Civil War Mapmaking

Civil War Mapmaking

Library of Congress and the Viriginia Historical Society team up to post Civil War maps, charts, atlases and sketchbooks.

A new Library of Congress <www.loc.gov> online collection could let you trace your Civil War ancestor’s footsteps into battle or see whether soldiers dug trenches on his farm. The nation’s top library teamed up with the Library of Virginia <www.lva.lib.va.us> and Virginia Historical Society <www.vahistorical.org> to post images of nearly 3,000 Civil War maps, charts, atlases and sketchbooks at <lcweb2.loc.gov/ammem/collections/civil_war_maps>.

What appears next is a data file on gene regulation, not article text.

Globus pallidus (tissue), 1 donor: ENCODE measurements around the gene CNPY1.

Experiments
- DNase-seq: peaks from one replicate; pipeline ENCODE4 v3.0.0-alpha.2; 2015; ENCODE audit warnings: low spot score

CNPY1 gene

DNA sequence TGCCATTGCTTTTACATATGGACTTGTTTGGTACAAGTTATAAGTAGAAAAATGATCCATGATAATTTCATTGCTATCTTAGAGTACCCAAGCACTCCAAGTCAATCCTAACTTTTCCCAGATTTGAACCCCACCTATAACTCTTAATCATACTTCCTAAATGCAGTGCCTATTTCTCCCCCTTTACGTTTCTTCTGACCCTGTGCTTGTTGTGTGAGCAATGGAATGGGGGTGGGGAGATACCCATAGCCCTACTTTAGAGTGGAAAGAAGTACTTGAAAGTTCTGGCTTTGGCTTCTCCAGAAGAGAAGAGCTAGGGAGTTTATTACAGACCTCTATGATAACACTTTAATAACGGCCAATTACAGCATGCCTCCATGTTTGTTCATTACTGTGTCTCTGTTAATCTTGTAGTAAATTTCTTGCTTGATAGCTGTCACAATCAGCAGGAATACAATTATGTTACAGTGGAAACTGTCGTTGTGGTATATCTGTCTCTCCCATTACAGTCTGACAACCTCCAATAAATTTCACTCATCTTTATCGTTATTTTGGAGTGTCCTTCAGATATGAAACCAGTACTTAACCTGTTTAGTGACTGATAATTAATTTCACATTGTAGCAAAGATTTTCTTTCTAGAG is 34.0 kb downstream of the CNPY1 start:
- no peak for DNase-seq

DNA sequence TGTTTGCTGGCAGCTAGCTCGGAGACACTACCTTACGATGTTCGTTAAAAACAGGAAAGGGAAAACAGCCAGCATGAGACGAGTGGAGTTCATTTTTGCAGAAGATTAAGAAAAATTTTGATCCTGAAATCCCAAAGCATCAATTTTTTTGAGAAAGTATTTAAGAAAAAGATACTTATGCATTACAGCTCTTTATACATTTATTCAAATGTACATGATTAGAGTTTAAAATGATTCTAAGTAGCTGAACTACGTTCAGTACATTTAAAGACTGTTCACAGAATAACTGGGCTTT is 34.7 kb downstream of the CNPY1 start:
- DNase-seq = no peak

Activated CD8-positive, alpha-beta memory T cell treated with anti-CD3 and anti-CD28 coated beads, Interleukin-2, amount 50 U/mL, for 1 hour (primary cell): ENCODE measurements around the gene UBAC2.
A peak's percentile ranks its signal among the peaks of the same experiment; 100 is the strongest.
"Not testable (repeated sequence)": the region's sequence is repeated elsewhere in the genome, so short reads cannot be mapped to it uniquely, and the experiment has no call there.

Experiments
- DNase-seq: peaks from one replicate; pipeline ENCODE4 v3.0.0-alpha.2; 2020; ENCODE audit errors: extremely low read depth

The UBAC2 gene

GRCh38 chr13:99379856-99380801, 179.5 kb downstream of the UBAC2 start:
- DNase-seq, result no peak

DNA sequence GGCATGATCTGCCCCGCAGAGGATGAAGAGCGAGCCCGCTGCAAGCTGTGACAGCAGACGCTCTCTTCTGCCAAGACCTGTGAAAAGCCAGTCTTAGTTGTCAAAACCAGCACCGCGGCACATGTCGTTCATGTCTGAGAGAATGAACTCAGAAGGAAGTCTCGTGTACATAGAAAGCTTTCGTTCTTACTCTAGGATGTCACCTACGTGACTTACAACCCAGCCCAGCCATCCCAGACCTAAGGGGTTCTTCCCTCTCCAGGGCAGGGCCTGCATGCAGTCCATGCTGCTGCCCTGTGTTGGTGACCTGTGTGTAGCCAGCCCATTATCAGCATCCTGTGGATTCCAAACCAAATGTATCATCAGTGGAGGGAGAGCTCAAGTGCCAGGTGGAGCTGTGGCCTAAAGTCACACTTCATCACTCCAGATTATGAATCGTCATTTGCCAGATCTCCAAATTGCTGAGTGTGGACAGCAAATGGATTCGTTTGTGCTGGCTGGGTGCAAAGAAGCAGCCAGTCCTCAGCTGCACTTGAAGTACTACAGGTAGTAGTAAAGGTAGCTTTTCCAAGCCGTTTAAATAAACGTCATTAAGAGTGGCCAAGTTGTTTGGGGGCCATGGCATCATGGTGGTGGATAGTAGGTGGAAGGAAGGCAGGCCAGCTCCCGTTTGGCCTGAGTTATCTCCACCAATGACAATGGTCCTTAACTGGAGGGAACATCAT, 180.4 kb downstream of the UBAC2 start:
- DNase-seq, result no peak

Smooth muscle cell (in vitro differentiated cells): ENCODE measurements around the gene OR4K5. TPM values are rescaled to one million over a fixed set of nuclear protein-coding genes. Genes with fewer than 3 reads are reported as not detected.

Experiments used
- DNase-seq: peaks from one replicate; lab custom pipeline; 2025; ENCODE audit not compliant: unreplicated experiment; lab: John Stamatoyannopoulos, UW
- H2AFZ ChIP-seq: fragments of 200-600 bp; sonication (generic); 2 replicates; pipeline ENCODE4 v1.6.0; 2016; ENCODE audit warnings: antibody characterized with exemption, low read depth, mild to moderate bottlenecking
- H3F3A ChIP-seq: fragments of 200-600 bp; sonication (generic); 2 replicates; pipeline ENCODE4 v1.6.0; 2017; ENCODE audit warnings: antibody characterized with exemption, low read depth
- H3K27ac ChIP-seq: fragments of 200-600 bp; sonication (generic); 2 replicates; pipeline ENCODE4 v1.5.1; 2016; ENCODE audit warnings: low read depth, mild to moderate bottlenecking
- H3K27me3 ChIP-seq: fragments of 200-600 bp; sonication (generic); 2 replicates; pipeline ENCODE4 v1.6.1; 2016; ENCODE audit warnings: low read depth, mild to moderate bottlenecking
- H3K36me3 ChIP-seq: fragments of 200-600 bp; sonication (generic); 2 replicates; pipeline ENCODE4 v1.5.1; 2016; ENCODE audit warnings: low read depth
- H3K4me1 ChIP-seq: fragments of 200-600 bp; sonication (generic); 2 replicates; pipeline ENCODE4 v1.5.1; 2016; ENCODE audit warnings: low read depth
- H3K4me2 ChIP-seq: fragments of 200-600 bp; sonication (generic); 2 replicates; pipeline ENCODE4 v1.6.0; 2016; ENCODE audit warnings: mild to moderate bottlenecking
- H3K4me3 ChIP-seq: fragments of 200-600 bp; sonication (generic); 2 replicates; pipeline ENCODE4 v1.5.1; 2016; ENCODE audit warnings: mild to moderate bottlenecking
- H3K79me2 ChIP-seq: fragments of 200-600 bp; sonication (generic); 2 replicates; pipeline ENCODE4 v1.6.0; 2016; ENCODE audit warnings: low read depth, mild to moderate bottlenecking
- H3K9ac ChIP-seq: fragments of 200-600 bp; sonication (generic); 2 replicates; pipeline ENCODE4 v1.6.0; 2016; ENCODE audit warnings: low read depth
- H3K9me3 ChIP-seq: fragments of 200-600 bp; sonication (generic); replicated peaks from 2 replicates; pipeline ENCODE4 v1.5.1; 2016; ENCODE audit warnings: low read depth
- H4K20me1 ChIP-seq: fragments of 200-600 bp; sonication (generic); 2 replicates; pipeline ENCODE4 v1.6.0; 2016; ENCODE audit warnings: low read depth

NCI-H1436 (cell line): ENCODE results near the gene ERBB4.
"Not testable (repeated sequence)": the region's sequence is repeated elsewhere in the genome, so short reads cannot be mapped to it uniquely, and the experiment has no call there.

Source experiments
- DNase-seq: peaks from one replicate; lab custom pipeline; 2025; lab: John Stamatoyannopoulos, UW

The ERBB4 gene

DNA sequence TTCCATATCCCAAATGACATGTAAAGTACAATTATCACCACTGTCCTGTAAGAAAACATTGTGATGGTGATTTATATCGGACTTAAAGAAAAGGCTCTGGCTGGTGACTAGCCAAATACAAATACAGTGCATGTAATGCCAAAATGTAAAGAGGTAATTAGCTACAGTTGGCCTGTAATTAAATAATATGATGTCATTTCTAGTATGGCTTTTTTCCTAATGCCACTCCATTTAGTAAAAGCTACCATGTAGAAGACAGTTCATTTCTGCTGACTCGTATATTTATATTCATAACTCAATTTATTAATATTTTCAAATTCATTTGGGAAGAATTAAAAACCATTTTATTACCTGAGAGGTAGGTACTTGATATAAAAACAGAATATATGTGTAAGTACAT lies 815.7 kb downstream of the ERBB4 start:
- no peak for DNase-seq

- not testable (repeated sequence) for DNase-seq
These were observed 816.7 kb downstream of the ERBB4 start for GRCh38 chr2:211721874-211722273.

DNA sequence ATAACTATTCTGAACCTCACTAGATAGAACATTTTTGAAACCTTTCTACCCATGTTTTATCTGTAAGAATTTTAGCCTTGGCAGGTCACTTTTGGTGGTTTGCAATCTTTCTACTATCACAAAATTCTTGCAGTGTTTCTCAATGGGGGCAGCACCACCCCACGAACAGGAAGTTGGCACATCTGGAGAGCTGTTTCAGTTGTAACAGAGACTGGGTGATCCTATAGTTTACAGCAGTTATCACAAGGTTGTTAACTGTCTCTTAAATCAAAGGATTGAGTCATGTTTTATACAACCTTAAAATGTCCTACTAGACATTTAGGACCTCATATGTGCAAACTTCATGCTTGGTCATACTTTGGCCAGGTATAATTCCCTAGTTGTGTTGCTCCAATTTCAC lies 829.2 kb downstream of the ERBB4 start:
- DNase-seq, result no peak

The Library of Congress’ own stash of maps, drawn mostly by Union forces or northern commercial firms, depict battles (such as Gettysburg, shown), troop movements and fortifications. The Library of Virginia’s 200 maps include Confederate imprints, printed and manuscript maps, and field maps of southwestern Virginia. The Virginia Historical Society posted its Confederate Army Engineer Corps maps, which detail roads, bridges, waterways and major buildings — and identify farms and plantations by the owners’ names. You’ll also find images from the journals of Robert K. Sneden, an Army of the Potomac mapmaker. His drawings show battle plans and fortification details.

Search the collection or browse it by title, subject, place or creator. To view an image, zoom in and click to navigate; if you have the MrSid plug-in, you can download the whole map.
 
From the April 2005 Family Tree Magazine

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